The Bankruptcy of Power Sector Reforms
THE CAG draft report on Delhi's Discoms describing the Rs 8,000 crore loot of consumers, follows on the heels of the Orissa Electricity Regulatory Commission's (OERC) order, cancelling the licenses of the three Anil Ambani Reliance distribution companies. OERC cancelled Reliance licenses in March, 2015 for failing to deliver on any count, and repeatedly violating its orders. With this, we have come a full circle on the electricity reforms introduced by the Electricity Act 2003, whose primary goal was to privatise the sector. The two examples of privatising distribution have now both failed – Orissa and Delhi. All that remains is formal winding up these private distribution companies and handing them back to public hands, as Orissa has already done.
The World Bank had started the campaign for privatising electricity generation and distribution in the 90's, as a part of its larger agenda of privatisation of public infrastructure. The “star” example that the World Bank gave, was that of Margaret Thatcher, in UK, who wanted to break the unions and privatise all public services such as telecom, electricity and railways. What the World Bank did not talk about publicly, was that Margaret Thatcher's “reforms” were not the first electricity “reforms”. That “distinction” belongs to the infamous Pinochet regime, which carried out these reforms after Pinochet's bloody coup in Chile, completely privatising the electricity sector.
The key problem of privatising electricity sector is that it is not only an essential sector, it is also a monopoly. Monopolies encourage price gouging and super profits. People are very reluctant to hand over such monopolies to private hands, whose only motive would be to milk the consumer for as much as they can get. So the problem for the World Bank and its ideologues was how to argue that this would not happen in the electricity sector?
The World Bank and their ideologues gave two answers. One is that it is possible to separate generation, transmission and distribution of electricity – the breaking up of what were, till then, universally regarded as integrated utilities. The second was to believe that markets could be created through the action of electricity regulators and therefore monopolies contained.
Here is where the so-called reforms descend into theology. In their view, the State delivering infrastructure services is inherently inefficient. All we need to do is bring in the private sector and introduce competition via regulator, and the “gods” of the market will ensure that all will be well. As we now have seen, all is indeed well, but only for those who were “gifted” various parts of the electricity sector.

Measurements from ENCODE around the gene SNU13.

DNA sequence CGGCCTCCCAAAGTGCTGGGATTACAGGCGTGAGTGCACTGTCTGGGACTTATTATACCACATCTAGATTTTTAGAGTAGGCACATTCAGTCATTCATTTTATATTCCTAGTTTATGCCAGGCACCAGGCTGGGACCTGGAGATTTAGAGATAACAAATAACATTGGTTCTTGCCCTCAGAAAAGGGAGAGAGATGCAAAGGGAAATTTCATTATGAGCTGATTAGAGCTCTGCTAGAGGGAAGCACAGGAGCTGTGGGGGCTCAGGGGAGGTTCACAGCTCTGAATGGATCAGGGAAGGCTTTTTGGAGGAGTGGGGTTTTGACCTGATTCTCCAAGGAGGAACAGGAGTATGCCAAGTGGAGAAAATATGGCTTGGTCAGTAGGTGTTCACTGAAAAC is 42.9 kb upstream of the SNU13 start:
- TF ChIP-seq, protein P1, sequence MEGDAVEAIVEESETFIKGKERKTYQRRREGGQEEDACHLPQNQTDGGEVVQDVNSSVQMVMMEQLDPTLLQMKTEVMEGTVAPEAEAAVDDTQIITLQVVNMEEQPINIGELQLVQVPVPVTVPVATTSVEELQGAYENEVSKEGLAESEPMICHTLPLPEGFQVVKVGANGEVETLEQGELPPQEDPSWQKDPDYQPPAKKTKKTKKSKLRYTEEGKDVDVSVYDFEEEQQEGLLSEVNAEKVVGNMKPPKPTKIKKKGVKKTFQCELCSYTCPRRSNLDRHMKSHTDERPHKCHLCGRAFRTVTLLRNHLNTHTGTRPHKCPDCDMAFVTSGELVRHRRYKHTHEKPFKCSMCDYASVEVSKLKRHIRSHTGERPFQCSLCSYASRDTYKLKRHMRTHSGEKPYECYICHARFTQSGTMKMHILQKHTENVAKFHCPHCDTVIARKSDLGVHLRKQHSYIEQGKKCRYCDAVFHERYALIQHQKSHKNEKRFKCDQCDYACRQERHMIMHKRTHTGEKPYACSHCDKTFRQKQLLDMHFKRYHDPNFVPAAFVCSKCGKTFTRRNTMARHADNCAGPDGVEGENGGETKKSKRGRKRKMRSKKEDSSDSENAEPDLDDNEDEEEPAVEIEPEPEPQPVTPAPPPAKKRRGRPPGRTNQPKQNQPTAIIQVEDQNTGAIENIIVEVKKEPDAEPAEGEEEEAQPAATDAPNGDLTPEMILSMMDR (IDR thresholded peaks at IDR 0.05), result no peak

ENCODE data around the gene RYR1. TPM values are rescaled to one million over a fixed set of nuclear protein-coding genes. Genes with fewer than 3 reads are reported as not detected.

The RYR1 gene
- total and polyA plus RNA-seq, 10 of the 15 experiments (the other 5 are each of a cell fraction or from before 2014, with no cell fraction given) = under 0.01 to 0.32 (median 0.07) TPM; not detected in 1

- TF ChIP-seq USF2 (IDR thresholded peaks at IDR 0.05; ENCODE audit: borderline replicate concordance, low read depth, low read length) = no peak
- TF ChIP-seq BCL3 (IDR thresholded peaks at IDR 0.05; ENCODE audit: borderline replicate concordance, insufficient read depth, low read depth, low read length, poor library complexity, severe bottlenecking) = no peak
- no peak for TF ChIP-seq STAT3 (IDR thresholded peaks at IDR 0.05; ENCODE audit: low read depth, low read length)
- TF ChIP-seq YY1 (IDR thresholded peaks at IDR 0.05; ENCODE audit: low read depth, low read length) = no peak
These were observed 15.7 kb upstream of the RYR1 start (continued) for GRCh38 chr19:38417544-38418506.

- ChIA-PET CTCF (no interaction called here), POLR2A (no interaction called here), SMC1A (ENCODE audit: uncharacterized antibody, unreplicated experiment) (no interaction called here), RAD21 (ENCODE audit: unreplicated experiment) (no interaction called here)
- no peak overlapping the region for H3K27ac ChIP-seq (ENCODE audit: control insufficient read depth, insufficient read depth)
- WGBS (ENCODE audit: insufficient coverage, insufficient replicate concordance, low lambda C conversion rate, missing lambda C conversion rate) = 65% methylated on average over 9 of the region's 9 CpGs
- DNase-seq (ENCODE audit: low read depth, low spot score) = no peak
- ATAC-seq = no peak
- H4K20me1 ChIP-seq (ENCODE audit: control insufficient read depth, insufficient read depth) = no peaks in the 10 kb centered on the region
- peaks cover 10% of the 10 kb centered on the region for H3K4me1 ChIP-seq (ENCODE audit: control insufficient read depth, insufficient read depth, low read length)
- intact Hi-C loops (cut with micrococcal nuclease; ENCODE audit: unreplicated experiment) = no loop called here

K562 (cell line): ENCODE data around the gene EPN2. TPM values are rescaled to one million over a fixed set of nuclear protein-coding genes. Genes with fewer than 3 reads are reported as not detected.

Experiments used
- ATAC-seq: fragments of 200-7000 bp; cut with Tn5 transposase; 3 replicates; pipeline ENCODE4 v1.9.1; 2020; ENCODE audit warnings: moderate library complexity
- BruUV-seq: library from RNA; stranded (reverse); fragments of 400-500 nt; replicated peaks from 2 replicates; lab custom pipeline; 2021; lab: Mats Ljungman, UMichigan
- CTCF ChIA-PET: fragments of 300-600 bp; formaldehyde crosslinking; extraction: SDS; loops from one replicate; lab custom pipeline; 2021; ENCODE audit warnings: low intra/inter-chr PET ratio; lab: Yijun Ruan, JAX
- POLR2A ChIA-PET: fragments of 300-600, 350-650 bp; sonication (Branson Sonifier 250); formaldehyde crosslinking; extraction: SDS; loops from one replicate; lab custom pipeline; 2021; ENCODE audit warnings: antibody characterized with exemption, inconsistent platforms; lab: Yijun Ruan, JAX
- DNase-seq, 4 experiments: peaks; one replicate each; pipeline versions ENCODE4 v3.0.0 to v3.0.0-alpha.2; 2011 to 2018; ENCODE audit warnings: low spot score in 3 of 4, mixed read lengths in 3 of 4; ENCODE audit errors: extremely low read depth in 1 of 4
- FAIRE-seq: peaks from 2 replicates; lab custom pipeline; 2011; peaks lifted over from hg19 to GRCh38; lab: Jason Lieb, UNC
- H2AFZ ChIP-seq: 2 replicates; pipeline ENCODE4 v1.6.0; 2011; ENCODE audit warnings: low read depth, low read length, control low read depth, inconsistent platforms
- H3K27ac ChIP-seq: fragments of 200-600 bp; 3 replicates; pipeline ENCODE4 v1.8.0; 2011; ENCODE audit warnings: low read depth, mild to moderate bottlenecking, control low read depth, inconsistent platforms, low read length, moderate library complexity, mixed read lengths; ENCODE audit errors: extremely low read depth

The first attempts to bring in private sector in the power sector were under the Congress in the 90's. The Narasimha Rao government, in which Manmohan Singh was the finance minister, introduced a policy in which private generation was invited in with various incentives. These varied from providing cheap coal to guaranteed off-take and escalating purchase prices. The Enron Dabhol fiasco was a consequence of this disastrous policy. The Power Purchase Agreement with Enron was such that it would have bankrupted not only Maharashtra State Electricity Board but also the state of Maharashtra. Fortunately for Maharashtra, Enron collapsed in the US, after it was exposed that they were running a giant Ponzi scheme through a number of shell companies, and fixing the prices in the electricity market.
Enron not only killed the initial private power projects that were all based on Enron economics, but also the emerging electricity trading in the US, which had taken California as its testing ground.
It is not that we learned anything from the double Enron fiascos – the one in Maharashtra and the other in California. The World Bank ideologues, who by then had taken over the top policy positions in India, first in the Narasimha Rao government, later in the Vajpayee government, continued with their goals of dismantling the State owned electricity sector, claiming it was inefficient and proving a big drain on the government finances. The Electricity Act, that virtually mandated trifurcation of the State Electricity Boards (SEB's) into a number of companies – for generation, transmission, and distribution – was pushed by the NDA government with complete support of the Congress. Only the Left opposed it in parliament in 2003.
The 90's also saw the Indian power sector being denied funds in a big way. The centre cut back on its support to the states in adding to their generation. India, who was then adding about 40 percent per each Five-year plan, lowered to less than 20 percent in the 8th, 9th and 10th Five Year plans. The budgetary allocation dropped steeply, and the bulk of the investments were being met by the borrowings from the public sector undertakings. The cost of electricity went up quite steeply as did the deficit of the SEB's.
The Electricity Act made it possible for private companies to set up generating stations and supply electricity to the distribution companies. The UPA government, which took over from the NDA, also gave other incentives. Manmohan Singh, who himself headed the coal ministry, gave these private generators coal mines at throw away prices, on the promise that they would supply cheap power. As we discovered later through the CAG Report (Coalgate), these companies did exactly what the companies securing 2G spectrum did; they either sold their licenses at whopping prices, or sold the coal in the market making huge profits.